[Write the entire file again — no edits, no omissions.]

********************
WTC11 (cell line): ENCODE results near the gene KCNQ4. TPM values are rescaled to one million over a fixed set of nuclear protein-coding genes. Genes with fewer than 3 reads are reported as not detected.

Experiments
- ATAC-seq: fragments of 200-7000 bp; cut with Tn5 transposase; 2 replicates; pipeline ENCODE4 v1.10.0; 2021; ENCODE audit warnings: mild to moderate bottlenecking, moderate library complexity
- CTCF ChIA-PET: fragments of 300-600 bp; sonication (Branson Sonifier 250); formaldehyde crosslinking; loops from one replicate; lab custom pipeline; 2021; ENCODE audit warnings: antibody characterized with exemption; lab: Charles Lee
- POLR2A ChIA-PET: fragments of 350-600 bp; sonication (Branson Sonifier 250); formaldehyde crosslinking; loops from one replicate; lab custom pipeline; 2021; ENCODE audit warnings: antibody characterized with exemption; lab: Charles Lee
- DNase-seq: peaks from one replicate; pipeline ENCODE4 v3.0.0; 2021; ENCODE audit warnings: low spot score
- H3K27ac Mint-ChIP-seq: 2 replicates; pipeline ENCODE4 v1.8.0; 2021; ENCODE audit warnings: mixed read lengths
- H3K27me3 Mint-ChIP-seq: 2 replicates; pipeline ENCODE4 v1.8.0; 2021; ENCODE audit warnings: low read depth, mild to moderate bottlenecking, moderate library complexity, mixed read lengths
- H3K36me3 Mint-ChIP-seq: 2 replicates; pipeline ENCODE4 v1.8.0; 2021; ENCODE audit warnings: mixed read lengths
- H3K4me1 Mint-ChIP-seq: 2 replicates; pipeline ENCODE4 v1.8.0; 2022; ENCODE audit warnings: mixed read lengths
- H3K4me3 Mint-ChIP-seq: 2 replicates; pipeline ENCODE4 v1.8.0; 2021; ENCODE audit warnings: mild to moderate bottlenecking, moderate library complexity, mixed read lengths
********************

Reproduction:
WTC11 (cell line): ENCODE results near the gene KCNQ4. TPM values are rescaled to one million over a fixed set of nuclear protein-coding genes. Genes with fewer than 3 reads are reported as not detected.

Experiments
- ATAC-seq: fragments of 200-7000 bp; cut with Tn5 transposase; 2 replicates; pipeline ENCODE4 v1.10.0; 2021; ENCODE audit warnings: mild to moderate bottlenecking, moderate library complexity
- CTCF ChIA-PET: fragments of 300-600 bp; sonication (Branson Sonifier 250); formaldehyde crosslinking; loops from one replicate; lab custom pipeline; 2021; ENCODE audit warnings: antibody characterized with exemption; lab: Charles Lee
- POLR2A ChIA-PET: fragments of 350-600 bp; sonication (Branson Sonifier 250); formaldehyde crosslinking; loops from one replicate; lab custom pipeline; 2021; ENCODE audit warnings: antibody characterized with exemption; lab: Charles Lee
- DNase-seq: peaks from one replicate; pipeline ENCODE4 v3.0.0; 2021; ENCODE audit warnings: low spot score
- H3K27ac Mint-ChIP-seq: 2 replicates; pipeline ENCODE4 v1.8.0; 2021; ENCODE audit warnings: mixed read lengths
- H3K27me3 Mint-ChIP-seq: 2 replicates; pipeline ENCODE4 v1.8.0; 2021; ENCODE audit warnings: low read depth, mild to moderate bottlenecking, moderate library complexity, mixed read lengths
- H3K36me3 Mint-ChIP-seq: 2 replicates; pipeline ENCODE4 v1.8.0; 2021; ENCODE audit warnings: mixed read lengths
- H3K4me1 Mint-ChIP-seq: 2 replicates; pipeline ENCODE4 v1.8.0; 2022; ENCODE audit warnings: mixed read lengths
- H3K4me3 Mint-ChIP-seq: 2 replicates; pipeline ENCODE4 v1.8.0; 2021; ENCODE audit warnings: mild to moderate bottlenecking, moderate library complexity, mixed read lengths